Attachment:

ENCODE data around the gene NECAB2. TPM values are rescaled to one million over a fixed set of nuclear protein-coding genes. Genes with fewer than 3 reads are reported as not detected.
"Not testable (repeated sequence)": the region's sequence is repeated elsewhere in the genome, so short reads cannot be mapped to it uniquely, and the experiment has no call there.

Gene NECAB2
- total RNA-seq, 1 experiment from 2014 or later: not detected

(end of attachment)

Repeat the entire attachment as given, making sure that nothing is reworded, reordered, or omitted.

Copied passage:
ENCODE data around the gene NECAB2. TPM values are rescaled to one million over a fixed set of nuclear protein-coding genes. Genes with fewer than 3 reads are reported as not detected.
"Not testable (repeated sequence)": the region's sequence is repeated elsewhere in the genome, so short reads cannot be mapped to it uniquely, and the experiment has no call there.

Gene NECAB2
- total RNA-seq, 1 experiment from 2014 or later: not detected